Each country would have ample space inside its pavilion for trade center activities ranging from product exhibits and industry displays to cultural presentations and business meetings.
Construction of World Showcase is scheduled to begin by late 1977 on a tract of Walt Disney World property between the present Transportation and Ticket Center and U.S. Highway 192. The eventual size of the Showcase is estimated to cover 100 acres, with from 10 to 30 nations of the world participating.
The 200 or more people staffing each pavilion, many of them young men and women from the country represented, will be a key aspect of World Showcase. Not only will they operate the pavilions, but they will also live with representatives from other nations in the nearby International Village. A part of this “world community” could also be themed for public visits.
“We hope that the nations of the world will send their young future leaders to operate the World Showcase, and build a base for international understanding for the years to come,” said Walker.
“In World Showcase and International Village we will have an example of men and women, as citizens of the world, sharing their cultures, history and aspirations. It will be a true people-to-people exchange.”
“Walt believed that solutions to the great challenges we face are indeed possible in today’s world,” Walker continued. ” He believed that we must look not only to our past and our problems, but more significantly, to our future and our potential.”
“We’re dedicated to fulfilling the promise of Walt Disney’s greatest dream. We seek the participation and cooperation, the talents and the skills of people around the world in order to make his dream a reality.”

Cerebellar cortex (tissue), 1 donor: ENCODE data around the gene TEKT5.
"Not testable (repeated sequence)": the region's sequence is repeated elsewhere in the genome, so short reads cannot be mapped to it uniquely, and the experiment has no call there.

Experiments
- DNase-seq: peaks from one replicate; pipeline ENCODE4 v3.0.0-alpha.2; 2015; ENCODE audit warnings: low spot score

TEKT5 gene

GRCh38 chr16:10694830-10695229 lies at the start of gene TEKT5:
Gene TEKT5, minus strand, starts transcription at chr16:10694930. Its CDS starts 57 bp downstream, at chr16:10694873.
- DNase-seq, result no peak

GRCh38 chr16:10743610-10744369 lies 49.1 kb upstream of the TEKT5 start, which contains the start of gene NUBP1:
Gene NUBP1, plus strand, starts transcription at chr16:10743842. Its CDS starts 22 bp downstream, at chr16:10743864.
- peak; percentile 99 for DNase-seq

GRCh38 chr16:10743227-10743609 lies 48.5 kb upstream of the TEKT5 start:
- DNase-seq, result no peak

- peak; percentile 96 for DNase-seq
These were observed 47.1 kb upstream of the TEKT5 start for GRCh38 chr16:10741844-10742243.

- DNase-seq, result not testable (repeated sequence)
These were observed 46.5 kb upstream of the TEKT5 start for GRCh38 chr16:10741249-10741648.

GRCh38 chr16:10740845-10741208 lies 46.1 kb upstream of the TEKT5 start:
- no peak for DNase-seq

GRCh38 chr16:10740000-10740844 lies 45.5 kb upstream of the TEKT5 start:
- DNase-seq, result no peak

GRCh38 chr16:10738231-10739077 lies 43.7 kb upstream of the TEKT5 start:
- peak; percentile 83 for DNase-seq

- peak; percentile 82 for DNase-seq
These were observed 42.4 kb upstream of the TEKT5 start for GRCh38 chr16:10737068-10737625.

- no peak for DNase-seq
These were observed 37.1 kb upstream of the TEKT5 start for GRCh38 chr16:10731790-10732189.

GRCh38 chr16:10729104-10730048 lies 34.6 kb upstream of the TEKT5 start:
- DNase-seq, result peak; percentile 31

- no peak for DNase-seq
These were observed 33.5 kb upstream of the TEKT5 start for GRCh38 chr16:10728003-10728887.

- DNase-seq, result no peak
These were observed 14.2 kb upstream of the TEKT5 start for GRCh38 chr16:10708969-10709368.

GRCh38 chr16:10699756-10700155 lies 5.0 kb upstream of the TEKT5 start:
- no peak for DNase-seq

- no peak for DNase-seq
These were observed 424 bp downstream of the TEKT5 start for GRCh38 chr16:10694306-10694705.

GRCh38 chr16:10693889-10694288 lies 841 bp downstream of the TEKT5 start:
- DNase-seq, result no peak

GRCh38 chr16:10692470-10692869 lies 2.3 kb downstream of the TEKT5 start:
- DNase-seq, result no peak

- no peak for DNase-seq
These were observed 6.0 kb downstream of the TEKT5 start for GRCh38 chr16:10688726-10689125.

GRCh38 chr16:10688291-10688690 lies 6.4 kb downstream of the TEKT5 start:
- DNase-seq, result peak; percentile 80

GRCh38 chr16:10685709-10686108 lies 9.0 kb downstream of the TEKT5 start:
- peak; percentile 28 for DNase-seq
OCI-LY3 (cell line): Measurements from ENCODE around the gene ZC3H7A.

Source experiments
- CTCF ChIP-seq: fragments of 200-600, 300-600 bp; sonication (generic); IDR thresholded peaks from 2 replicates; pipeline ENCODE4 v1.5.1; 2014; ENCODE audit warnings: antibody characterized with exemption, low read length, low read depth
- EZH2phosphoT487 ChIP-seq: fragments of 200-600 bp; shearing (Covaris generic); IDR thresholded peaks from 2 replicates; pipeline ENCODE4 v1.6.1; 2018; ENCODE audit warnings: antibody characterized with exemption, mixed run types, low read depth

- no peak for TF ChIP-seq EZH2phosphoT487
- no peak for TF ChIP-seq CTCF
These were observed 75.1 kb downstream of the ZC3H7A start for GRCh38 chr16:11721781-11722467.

EPCOT Center Concept Art
The article included a few choice images of the potential displays and attractions from the EPCOT Theme Center and World Showcase.
Concept art of a pavilion in the EPCOT Theme Center, presumably the fore-runner to the Astuter Computer Revue or the WorldKey Information Center.
This is a spectacular rendering of the cope of the potential Space Pavilion for EPCOT. I am assuming that it would have been an IMAX screen with multiple ride vehicles, similar to Horizons, that would have moved around the central arm.
Concept art for a laser show .
Preliminary designs for a solar power show or pavilion that predates the Energy Pavilion sponsored by Exxon.
The Arab Pavilion concept art shows what the World Showcase would look like on the interiors of the show buildings. One version of World Showcase called for multiple countries to share equal storefront space, like at a mall, but they could purchase additional space to extend their individual pavilion.
Check out my video review of the 1982 must-have EPCOT Center book!
There are three different editions of this book. Make sure you pick up all three if you want complete your collection. Check out this link to see the three different editions.